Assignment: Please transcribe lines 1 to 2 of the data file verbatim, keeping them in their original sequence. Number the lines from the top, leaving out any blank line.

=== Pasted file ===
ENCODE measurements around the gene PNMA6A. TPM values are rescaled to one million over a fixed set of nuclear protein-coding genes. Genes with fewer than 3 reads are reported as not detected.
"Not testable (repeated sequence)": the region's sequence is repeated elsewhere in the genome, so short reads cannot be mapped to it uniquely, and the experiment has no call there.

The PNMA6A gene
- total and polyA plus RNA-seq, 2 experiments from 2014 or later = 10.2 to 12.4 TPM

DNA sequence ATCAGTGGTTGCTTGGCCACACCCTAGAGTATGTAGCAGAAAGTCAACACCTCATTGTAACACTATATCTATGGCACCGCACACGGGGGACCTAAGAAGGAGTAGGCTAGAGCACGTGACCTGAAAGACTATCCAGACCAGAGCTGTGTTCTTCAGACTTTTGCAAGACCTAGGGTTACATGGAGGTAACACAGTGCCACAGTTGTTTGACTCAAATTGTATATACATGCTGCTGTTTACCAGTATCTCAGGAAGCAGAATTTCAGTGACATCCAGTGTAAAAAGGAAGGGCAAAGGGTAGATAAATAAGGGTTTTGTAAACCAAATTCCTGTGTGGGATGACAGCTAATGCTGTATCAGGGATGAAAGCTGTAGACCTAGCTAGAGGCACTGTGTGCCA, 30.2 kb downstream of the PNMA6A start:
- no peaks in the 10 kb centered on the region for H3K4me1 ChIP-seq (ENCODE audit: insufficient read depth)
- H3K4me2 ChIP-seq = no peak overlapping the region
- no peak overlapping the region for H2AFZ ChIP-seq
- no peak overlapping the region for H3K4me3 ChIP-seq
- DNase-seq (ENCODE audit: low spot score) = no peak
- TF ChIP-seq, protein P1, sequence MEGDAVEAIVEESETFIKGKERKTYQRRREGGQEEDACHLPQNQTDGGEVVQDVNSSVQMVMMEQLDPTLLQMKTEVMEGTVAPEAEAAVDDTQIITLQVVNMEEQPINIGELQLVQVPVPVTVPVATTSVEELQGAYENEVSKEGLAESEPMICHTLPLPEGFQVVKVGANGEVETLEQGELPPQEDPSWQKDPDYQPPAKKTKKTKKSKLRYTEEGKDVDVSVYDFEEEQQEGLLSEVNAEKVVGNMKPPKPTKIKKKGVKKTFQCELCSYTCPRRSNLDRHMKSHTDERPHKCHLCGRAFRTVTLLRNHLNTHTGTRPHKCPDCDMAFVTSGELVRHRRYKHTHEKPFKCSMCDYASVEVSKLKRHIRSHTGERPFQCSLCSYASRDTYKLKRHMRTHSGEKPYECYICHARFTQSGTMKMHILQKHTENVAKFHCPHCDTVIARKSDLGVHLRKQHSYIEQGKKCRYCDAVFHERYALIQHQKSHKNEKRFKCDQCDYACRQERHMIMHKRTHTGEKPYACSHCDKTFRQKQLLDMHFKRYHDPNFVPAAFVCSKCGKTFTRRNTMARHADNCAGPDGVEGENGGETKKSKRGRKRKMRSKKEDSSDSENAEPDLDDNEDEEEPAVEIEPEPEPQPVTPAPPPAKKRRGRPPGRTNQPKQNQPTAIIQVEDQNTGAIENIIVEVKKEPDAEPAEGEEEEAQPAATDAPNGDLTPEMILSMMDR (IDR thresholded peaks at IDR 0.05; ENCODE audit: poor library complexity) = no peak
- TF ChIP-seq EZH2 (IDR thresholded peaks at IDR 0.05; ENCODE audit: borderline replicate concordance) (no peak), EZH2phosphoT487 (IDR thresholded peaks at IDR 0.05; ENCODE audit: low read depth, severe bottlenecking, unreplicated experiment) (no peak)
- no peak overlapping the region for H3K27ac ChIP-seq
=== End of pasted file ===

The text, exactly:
ENCODE measurements around the gene PNMA6A. TPM values are rescaled to one million over a fixed set of nuclear protein-coding genes. Genes with fewer than 3 reads are reported as not detected.
"Not testable (repeated sequence)": the region's sequence is repeated elsewhere in the genome, so short reads cannot be mapped to it uniquely, and the experiment has no call there.